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Twenty-nine years of development in planted cherrybark oak-sweetgum mixtures: implications for future mixed-species hardwood plantationsAuthor(s): Brian Roy Lockhart; Andrew W. Ezell; John D. Hodges; Wayne K. Clatterbuck
Source: In: Butnor, John R., ed. 2012. Proceedings of the 16th biennial southern silvicultural research conference. e-Gen. Tech. Rep. SRS-156. Asheville, NC: U.S. Department of Agriculture Forest Service, Southern Research Station. 189-194.
Publication Series: Paper (invited, offered, keynote)
Station: Southern Research Station
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DescriptionResults from a long-term planted mixture of cherrybark oak (Quercus pagoda Raf.) and sweetgum (Liquidambar styraciflua L.) showed sweetgum taller in height and larger in diameter than cherrybark oak early in plantation development. By age 17, cherrybark oak was similar in height and diameter with sweetgum and by age 21 was taller in height and larger in diameter than sweetgum depending on spacing arrangement. By age 29, cherrybark oak was competing with other cherrybark oak in the overstory canopy. The ascendance of cherrybark oak above sweetgum in intimate plantation mixtures confirms results from bottomland hardwood stand development in natural stands. Future bottomland hardwood mixed-species plantation research must include stand-level replication. Further, pure plantings of each species in the mixture are necessary to compare development to the planted mixture.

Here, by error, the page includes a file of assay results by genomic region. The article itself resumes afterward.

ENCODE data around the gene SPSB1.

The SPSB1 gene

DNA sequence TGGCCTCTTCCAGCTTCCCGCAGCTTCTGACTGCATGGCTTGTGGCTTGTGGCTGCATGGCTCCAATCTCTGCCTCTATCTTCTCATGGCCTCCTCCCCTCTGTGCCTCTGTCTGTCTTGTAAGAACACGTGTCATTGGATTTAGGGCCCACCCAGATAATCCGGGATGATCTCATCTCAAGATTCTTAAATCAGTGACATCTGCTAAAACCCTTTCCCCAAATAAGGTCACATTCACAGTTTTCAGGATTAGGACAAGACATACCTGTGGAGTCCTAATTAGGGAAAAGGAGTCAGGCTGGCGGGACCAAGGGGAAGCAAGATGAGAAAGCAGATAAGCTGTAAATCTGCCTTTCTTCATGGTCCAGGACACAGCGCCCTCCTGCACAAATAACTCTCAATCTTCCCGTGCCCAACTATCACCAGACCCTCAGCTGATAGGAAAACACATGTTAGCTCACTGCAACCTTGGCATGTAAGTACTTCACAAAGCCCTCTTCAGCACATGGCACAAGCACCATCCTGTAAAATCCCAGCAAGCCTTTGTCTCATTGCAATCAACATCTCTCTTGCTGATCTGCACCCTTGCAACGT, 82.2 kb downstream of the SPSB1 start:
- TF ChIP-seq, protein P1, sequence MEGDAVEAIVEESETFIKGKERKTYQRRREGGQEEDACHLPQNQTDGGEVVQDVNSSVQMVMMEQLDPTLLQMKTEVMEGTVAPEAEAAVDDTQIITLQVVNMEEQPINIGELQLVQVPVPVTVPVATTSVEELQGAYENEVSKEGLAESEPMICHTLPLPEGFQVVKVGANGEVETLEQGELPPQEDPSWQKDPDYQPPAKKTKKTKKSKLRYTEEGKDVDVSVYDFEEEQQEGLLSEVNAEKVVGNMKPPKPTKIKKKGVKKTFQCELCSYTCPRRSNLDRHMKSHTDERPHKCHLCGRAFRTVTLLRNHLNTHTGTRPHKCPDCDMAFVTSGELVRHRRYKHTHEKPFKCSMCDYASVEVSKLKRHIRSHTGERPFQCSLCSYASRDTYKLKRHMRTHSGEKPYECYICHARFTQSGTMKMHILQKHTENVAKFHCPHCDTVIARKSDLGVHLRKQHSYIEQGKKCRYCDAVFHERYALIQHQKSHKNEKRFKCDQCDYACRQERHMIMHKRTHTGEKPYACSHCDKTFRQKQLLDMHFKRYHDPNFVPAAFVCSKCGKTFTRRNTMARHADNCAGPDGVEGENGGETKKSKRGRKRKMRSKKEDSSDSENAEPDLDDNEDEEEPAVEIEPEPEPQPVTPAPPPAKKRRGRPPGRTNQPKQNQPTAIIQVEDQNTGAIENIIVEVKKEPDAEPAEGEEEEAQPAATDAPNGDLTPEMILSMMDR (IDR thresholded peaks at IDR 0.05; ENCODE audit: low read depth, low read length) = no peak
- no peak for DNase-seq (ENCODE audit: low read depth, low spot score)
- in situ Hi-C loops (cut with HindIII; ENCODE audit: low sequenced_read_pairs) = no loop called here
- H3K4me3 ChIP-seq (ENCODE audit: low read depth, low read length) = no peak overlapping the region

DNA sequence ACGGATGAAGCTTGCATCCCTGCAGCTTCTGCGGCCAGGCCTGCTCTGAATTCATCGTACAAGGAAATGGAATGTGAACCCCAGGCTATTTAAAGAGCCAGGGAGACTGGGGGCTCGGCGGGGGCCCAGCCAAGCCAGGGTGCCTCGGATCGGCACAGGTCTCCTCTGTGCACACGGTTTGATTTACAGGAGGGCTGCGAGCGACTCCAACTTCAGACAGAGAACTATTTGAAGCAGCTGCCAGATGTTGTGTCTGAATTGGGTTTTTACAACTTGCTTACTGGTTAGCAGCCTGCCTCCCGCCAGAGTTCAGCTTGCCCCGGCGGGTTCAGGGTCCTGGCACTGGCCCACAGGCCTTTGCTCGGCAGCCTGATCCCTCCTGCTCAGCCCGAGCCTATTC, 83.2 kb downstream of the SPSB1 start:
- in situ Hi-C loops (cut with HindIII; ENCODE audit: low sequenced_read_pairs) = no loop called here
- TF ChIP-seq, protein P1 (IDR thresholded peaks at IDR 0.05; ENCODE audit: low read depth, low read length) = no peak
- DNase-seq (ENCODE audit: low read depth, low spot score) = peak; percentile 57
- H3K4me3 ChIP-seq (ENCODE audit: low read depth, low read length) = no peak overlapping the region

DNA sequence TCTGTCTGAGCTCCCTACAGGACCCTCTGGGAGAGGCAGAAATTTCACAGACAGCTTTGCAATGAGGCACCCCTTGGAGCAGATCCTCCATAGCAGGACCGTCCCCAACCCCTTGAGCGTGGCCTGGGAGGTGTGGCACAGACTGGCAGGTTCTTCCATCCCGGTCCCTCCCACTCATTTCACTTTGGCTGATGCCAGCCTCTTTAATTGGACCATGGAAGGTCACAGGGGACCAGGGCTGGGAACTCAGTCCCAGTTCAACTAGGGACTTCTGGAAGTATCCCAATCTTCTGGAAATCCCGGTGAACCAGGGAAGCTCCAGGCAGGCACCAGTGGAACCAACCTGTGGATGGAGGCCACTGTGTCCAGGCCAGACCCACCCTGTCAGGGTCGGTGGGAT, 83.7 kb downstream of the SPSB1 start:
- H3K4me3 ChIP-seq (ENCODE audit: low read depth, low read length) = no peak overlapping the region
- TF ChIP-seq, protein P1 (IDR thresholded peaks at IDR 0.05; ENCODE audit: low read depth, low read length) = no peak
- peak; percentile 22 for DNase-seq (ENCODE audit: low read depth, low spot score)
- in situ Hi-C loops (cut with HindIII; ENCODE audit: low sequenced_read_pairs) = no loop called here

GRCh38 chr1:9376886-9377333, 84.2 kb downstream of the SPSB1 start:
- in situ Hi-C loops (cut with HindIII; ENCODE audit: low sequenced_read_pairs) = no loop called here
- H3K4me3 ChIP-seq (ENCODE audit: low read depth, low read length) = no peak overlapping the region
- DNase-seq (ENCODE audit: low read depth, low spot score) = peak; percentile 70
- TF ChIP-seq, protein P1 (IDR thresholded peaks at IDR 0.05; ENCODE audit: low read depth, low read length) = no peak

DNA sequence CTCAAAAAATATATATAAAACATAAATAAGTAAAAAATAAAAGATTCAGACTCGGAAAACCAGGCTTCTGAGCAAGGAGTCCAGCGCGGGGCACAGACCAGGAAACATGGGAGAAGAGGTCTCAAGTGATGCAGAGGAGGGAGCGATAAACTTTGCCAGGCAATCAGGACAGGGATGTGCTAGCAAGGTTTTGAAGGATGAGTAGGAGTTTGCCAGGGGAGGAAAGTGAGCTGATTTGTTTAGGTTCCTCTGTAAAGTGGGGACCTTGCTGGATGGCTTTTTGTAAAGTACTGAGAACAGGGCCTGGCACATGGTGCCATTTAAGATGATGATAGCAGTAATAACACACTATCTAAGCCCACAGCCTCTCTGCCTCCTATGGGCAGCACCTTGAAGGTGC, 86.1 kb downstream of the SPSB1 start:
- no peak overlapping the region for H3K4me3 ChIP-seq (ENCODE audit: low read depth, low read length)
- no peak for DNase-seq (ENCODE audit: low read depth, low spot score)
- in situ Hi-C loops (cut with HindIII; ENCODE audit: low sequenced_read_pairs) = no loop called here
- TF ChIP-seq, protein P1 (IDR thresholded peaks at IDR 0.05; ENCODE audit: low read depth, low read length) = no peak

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CitationLockhart, Brian Roy; Ezell, Andrew W.; Hodges, John D.; Clatterbuck, Wayne K. 2012. Twenty-nine years of development in planted cherrybark oak-sweetgum mixtures: implications for future mixed-species hardwood plantations. In: Butnor, John R., ed. 2012. Proceedings of the 16th biennial southern silvicultural research conference. e-Gen. Tech. Rep. SRS-156. Asheville, NC: U.S. Department of Agriculture Forest Service, Southern Research Station. 189-194.
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